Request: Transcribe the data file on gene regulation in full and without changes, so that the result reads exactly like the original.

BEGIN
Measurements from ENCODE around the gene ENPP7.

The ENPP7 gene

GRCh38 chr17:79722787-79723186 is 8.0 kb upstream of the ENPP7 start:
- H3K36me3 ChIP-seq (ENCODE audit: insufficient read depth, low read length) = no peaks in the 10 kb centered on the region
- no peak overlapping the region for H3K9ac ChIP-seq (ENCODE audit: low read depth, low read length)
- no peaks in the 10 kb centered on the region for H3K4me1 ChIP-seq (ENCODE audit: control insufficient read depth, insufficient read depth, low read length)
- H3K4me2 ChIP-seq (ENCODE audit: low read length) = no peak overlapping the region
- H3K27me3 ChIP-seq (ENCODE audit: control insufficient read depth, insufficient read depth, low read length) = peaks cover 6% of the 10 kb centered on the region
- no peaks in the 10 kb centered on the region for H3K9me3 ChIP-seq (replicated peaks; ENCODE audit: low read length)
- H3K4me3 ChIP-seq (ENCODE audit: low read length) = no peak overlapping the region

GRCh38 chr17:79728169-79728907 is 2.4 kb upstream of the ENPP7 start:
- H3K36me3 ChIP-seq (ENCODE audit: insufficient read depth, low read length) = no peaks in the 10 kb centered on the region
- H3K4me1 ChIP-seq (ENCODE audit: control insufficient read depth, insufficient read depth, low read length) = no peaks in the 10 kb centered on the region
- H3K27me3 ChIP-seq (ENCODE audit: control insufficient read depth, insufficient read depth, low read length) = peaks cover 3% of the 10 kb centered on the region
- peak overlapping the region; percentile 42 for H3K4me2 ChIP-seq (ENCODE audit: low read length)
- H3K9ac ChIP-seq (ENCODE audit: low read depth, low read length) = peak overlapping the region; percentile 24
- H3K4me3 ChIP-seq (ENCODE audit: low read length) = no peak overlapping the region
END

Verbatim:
Measurements from ENCODE around the gene ENPP7.

The ENPP7 gene

GRCh38 chr17:79722787-79723186 is 8.0 kb upstream of the ENPP7 start:
- H3K36me3 ChIP-seq (ENCODE audit: insufficient read depth, low read length) = no peaks in the 10 kb centered on the region
- no peak overlapping the region for H3K9ac ChIP-seq (ENCODE audit: low read depth, low read length)
- no peaks in the 10 kb centered on the region for H3K4me1 ChIP-seq (ENCODE audit: control insufficient read depth, insufficient read depth, low read length)
- H3K4me2 ChIP-seq (ENCODE audit: low read length) = no peak overlapping the region
- H3K27me3 ChIP-seq (ENCODE audit: control insufficient read depth, insufficient read depth, low read length) = peaks cover 6% of the 10 kb centered on the region
- no peaks in the 10 kb centered on the region for H3K9me3 ChIP-seq (replicated peaks; ENCODE audit: low read length)
- H3K4me3 ChIP-seq (ENCODE audit: low read length) = no peak overlapping the region

GRCh38 chr17:79728169-79728907 is 2.4 kb upstream of the ENPP7 start:
- H3K36me3 ChIP-seq (ENCODE audit: insufficient read depth, low read length) = no peaks in the 10 kb centered on the region
- H3K4me1 ChIP-seq (ENCODE audit: control insufficient read depth, insufficient read depth, low read length) = no peaks in the 10 kb centered on the region
- H3K27me3 ChIP-seq (ENCODE audit: control insufficient read depth, insufficient read depth, low read length) = peaks cover 3% of the 10 kb centered on the region
- peak overlapping the region; percentile 42 for H3K4me2 ChIP-seq (ENCODE audit: low read length)
- H3K9ac ChIP-seq (ENCODE audit: low read depth, low read length) = peak overlapping the region; percentile 24
- H3K4me3 ChIP-seq (ENCODE audit: low read length) = no peak overlapping the region